[-empyre-] Welcome Kevin Hamilton, Carl DiSalvo, Yiannis Colakides and Beatriz de Costa.

Kevin Hamilton kham at uiuc.edu
Wed Apr 28 16:56:29 EST 2010

I've been reading this exchange with much interest, and am very  
thankful to have seen some new voices here. We hardly need invited  
guests to keep the momentum going, but I've been saving up my response  

So far I've been thinking about how untenable the strategic choices  
are for university workers with a heart for justice work.

With Tactical Media "in the cracks," work like banglab's finds a home  
from time to time precisely because the host institution doesn't know  
what it's in for. The gigs are short, the labor precarious, perhaps  
small gains made for justice at the level of mere redirection of  
resources. As Beatriz said, if this describes many of the likes of us  
empyre readers, the gig may be up.

On the other hand, with Tactical Media as a recognized academic track,  
workers will likely still find themselves in precarious situations.  
Knowledge structures and taxonomies may bend to include this work,  
even earning positive attention  and critical credibility to their  
hosts. But as long as University infrastructures are determined by  
protection of Intellectual Property, National Security, and  
individualist careerism, "tenured radicals" will find that there is no  
institutional foundation for their work. Scandals like the present one  
will erupt, administrators will beg ignorance and perhaps be right.  
Jobs will hang in the balance until the right middle-level manager is  
found to assign the blame for misunderstanding, or until another  
scandal shifts the heat. Occasionally some middle-level Limbaugh- 
devotee will refuse to allow University leaders to let the issue go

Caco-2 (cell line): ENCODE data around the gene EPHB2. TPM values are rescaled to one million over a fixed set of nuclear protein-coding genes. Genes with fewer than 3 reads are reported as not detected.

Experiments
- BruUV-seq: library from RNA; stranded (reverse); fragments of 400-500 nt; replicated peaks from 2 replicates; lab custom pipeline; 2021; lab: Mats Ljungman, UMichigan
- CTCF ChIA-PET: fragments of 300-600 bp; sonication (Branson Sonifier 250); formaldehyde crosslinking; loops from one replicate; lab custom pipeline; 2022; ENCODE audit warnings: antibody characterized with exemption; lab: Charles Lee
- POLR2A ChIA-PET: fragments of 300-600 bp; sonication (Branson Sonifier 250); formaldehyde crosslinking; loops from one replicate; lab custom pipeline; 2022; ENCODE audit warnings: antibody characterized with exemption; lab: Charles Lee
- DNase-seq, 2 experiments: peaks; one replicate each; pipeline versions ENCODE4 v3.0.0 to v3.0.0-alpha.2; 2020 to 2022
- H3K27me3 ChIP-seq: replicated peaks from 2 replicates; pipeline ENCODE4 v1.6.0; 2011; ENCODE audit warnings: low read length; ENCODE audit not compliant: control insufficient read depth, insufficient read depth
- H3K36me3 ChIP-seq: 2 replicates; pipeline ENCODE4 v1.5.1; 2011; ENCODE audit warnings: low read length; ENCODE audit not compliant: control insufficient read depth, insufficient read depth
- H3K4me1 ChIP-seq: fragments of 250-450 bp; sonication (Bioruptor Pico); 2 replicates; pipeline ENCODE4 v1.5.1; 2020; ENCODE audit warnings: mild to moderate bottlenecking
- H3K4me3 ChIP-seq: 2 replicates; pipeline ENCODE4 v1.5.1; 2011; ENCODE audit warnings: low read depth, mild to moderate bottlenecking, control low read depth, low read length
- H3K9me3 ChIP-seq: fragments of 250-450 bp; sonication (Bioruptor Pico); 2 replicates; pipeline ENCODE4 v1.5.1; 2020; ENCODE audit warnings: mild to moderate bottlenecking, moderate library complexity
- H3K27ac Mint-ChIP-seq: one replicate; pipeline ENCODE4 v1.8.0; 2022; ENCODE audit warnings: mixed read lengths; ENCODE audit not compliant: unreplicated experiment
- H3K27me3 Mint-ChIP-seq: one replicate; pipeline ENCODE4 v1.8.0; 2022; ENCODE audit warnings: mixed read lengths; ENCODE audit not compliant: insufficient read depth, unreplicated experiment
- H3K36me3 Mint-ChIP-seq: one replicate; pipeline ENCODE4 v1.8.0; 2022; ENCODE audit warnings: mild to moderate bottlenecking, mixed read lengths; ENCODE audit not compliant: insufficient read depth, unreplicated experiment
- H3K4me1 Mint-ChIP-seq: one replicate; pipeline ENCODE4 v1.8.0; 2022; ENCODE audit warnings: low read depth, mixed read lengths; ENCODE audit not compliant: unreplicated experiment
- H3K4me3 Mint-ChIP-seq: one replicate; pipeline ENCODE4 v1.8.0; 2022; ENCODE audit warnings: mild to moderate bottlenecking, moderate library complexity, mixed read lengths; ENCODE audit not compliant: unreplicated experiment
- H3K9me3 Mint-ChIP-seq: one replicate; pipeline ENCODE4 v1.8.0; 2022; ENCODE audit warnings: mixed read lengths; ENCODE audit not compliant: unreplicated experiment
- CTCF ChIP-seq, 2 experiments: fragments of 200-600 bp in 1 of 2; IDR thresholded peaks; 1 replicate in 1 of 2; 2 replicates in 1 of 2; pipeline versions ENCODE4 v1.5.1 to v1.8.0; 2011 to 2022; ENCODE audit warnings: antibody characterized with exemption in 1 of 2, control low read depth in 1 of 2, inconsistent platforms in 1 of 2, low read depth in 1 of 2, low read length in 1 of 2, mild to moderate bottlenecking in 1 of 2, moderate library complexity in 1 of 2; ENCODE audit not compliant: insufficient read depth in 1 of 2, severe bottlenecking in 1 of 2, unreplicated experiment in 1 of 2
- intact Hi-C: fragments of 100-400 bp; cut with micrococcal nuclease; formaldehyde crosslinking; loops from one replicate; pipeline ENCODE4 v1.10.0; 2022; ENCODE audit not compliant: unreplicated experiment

away, and someone will get fired.

I'm in solidarity with banglab, and also not sanguine about the  
prospects for academic tenure as a protection for work that targets  
systemic injustice. If all this blows over for Ricardo, I will be so  
grateful for that crew to see some relief from this emotional  
violence. That is worth the world. But in the long run, even if Yudoff  
starts dropping positive references to Tactical Media in his research  
agenda, it's hard for me to see how academic valuation of a project  
like the Transborder Tool could happen without shifting the focus of  
reception away from the desert, and to the board room. (I can hear it  
now..."We are lucky to have projects like this exciting intervention,  
calling into question our tired systems of academic evaluation,  
pushing us onwards to greater innovation!")

For those who choose either of these tracks or both, seeking direct  
legitimation or "wearing the wig," I hope we can find some ways to  
collectively support them, to soften the blow of the inevitable job  
precarity somehow. (Sponsored wigs? "Cells" funded from abroad?)

Meanwhile, of course we should continue to push at the top levels for  
more recognition of our institutions' roles in systemic injustice.

But I also believe in seeking out opportunities for transparent  
dialogue about values and ethics in relation to research - especially  
with peers outside the humanities and the arts. Gestures toward  
critical reflection and even overt appeals to social justice may be  
rewarded in the humanities, but the sciences beg an apolitics -  
despite being staffed by politically-aware, intelligent people!

I have some hope that we might help foment a greater sort of civic  
consciousness among our university peers, through looking together and  
arguing about the social effects of our institutional shapes and  
flows. I don't pretend to believe that even one Computer Science  
department refusing DARPA contracts will make it easier for places  
like banglab to exist. But a collection of workers more conscious of  
spaces of affect and action might form a net large enough to catch a  
few more crusaders before they leave looking for a battle.

In other words, if some opportunities call for a wig, others depend on  
utter transparency, and even dialogical vulnerability.


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